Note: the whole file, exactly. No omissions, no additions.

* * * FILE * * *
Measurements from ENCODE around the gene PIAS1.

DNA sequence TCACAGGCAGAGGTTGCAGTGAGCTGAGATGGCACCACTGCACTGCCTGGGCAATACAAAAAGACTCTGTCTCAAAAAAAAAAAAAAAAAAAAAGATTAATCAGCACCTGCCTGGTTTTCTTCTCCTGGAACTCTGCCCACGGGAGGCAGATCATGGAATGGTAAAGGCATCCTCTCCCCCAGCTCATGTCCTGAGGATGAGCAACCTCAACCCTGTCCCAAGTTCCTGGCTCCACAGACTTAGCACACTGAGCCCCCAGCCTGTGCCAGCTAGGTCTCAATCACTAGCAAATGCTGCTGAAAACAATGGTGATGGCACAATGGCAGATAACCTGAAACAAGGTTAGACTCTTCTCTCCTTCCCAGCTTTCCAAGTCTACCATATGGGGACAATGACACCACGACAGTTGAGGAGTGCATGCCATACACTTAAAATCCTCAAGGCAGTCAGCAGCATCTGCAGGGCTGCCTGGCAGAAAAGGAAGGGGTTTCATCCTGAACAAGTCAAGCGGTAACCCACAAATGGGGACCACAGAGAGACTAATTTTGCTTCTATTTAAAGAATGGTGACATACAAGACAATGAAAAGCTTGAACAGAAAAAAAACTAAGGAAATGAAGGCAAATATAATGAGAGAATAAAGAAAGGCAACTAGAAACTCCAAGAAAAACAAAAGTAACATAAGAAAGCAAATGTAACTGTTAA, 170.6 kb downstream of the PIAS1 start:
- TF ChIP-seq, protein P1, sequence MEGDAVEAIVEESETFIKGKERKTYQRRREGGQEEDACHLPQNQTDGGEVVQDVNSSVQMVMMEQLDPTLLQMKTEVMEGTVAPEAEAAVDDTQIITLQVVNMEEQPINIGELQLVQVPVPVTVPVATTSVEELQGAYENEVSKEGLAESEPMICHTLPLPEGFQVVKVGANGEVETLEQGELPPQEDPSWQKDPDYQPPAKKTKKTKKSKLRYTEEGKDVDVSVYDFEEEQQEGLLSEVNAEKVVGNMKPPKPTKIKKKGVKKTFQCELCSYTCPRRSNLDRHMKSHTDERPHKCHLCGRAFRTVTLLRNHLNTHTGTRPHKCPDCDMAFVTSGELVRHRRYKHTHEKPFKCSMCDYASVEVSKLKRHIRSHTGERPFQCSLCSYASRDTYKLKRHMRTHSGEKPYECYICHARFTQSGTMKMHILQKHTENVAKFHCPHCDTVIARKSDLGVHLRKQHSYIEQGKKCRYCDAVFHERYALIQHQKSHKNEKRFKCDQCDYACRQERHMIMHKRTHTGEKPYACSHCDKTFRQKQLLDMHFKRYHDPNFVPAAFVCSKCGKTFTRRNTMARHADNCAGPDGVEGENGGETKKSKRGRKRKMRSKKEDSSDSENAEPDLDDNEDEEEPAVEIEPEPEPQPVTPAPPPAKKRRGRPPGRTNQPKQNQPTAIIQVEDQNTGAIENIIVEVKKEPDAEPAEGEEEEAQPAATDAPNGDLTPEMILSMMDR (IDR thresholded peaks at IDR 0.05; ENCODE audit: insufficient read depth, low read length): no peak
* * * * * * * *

Measurements from ENCODE around the gene PIAS1.

DNA sequence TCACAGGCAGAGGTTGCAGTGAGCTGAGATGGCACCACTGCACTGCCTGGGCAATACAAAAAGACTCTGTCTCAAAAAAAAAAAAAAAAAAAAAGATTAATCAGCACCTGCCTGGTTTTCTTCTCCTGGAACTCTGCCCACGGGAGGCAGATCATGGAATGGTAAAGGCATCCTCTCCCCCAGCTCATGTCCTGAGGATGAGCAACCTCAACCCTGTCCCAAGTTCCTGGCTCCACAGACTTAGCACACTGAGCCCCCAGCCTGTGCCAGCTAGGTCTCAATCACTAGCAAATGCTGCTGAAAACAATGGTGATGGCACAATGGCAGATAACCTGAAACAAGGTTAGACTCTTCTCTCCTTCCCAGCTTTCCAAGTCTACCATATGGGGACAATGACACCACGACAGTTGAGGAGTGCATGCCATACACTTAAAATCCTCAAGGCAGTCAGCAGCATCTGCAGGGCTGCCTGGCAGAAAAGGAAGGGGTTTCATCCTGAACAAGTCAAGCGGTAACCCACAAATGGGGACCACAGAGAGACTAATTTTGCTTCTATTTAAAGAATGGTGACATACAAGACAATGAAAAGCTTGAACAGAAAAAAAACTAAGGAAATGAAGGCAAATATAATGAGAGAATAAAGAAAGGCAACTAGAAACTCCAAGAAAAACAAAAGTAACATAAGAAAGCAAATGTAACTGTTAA, 170.6 kb downstream of the PIAS1 start:
- TF ChIP-seq, protein P1, sequence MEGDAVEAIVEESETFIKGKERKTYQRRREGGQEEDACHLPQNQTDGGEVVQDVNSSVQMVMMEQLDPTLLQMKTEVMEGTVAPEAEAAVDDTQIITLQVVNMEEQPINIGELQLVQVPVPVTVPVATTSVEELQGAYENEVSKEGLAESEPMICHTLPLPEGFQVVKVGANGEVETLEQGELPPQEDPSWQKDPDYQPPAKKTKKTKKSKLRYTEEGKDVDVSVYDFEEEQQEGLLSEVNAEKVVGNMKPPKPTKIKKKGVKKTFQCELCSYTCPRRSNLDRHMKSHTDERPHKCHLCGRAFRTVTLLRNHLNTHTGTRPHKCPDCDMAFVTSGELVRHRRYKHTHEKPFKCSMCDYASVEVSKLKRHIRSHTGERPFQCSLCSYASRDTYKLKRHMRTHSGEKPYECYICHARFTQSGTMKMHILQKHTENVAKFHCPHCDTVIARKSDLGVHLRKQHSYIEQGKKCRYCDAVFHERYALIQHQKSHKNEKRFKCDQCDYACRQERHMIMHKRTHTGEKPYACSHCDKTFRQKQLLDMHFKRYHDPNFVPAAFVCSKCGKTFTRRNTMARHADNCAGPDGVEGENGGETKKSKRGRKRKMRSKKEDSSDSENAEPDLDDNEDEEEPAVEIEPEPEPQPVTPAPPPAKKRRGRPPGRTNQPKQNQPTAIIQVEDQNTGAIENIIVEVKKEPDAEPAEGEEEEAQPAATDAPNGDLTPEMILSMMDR (IDR thresholded peaks at IDR 0.05; ENCODE audit: insufficient read depth, low read length): no peak